And it’s also made of women, 13 of them, the group behind the humanitarian flotilla trying for years to break Israel’s maritime blockade, so to deliver aid to Gaza Strip Palestinians. Once again, the Women’s Boat to Gaza was stopped and escorted back to port by the Israeli Navy.
The group included 1976 Nobel Peace Mairead Maguire, and retired U.S. army colonel Ann Wright, and it was unharmed. But a similar flotilla was raided in 2010 by an Israeli command, killing all volunteers on board. A single revolver was found on the boat, it was reported.
Even Saudi Arabia has seen some carefully monitored progress of women issues with its recent first time ever elections that included them both running and voting. Indeed, that really means something for a male-run, authoritarian regime, known for routine public beheadings, and lack of a constitution, where women can’t venture alone in the streets, and drivers are constantly harassed simply for driving while female.
It’s more than happenstance that Trump’s insult connects these unrelated protests around the world to the Americans who formed a human chain in front of his properties in the U.S.: they’re fighting against the same sex harassment and discrimination they’re all target of, being in South America, Asia, Africa, or anywhere else. In that context, a Hillary presidency will indeed make a huge, beautiful difference.
Two final points before we all get home to dinner: it’s true that being a women doesn’t automatically turn a leader into an advocate for reproduction rights, equal labor compensation for both sexes, income inequality, and less use of military force to achieve political goals.
History is full of female leaders who have purposely ruled authoritarian regimes, or whose natural inclination showed an absolute lack of empathy to members of the same gender, or equally oppressed minorities. Call it the Margaret Thatcher standard, if you want. We won’t sue.
Like her, many of these leaders actually reversed arduously conquered civil rights and labor concessions aimed at working mothers, for instance, or freedom of choice. And some have done that without losing support from a large swath of constituents sharing their gender.
Why? Ask some smart people. Our second point is about the many men who feel conflicted, not about siding up with women on harassment or inequality, but about their own flawed nature as individuals and the instances that their behavior towards women was also condemnable.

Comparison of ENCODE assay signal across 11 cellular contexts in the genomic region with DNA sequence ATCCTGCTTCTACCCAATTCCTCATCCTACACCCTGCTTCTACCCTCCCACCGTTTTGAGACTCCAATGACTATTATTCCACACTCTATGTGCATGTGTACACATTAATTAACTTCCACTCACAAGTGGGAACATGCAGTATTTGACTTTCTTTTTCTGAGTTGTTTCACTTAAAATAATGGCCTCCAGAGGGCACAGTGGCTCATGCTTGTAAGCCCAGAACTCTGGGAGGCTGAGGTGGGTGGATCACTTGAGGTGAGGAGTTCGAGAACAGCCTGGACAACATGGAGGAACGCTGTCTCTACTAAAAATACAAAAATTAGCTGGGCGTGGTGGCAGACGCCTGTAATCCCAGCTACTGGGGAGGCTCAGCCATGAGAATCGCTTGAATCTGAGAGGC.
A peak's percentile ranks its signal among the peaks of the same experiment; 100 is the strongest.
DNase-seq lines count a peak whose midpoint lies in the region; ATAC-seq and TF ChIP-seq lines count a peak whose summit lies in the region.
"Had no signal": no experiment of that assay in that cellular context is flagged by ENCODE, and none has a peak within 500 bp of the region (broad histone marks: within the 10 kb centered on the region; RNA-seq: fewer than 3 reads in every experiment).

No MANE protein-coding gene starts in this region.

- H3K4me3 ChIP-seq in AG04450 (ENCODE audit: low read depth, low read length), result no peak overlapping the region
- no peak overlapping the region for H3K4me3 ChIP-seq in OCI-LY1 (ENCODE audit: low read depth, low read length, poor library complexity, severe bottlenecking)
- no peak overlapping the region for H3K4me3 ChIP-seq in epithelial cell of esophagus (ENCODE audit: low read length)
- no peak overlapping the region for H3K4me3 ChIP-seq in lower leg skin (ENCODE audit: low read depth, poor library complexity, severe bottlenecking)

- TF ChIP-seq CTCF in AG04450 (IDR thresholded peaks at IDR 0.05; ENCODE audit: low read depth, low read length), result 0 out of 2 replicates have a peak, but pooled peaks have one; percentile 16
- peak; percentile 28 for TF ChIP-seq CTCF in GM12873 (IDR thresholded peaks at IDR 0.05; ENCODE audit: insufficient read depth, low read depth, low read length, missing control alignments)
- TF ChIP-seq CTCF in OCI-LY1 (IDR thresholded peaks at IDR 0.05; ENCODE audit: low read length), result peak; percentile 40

Often, the politics of social change, and the need to support a tough platform that leaves no room for violence and sexual oppression of women and minorities, are at odds to one’s domestic demons, or inability to act with integrity and be accountable to inexcusable behavior.
All we can say to these men and partners, who are willing to face the consequences of their actions, and are truly engaged in making it better, even if it means losing those they actually hold dear to their hearts, is: don’t give up. Try again. Get help. Be truthful no matter what.
That’s one of the many unintended consequences of electing a female to president of the nation: it forces people, men and women, to confront issues hardly ever addressed by male leaders, mostly not by fault of their own. Society, even liberal models in the so called West, are far from just, and male privilege is a given not everyone wants to revisit. But they should, and if they need it, a Ms. President can help.
In the 1970s, a white male rock star was criticized for using a slur word on one of his hits. But what was missed by those objecting what now is called race appropriation was the essence of what John Lennon was singing about. ‘Women Is the Nigger of World’ is, as often his lyrics are, an accurate and unvarnished observation about the reality we all share, where even slaves treat badly their wives.
That reality hasn’t changed much, as the rape and murder of the teen in Argentina attests. Not as long as a candidate to the presidency of the world’s most powerful nation has no qualms about insulting women on national television. Or while such candidate is still supported by them.
Neither it will change coming Nov 8. Or the day or year after, even. But one day it will. And what’s happening now will have a lot to do with that change. Hopefully those around then will be able to say they helped it to come to reality. I hope you join us. Have a peaceful week. WC


8 thoughts on “Curtain Raiser

  1. tmezpoetry says:

    Your posts are always so thought provoking. I really enjoyed reading this~

    Liked by 1 person

  2. I hate to be the one say it, but trying to make Clinton look even halfway good still comes out as the same as putting lipstick on a pig. I don’t envy the U.S. electorate at all in this one. I’ll let Trump speak for himself, he does a far better job of it than his detractors.

    Liked by 1 person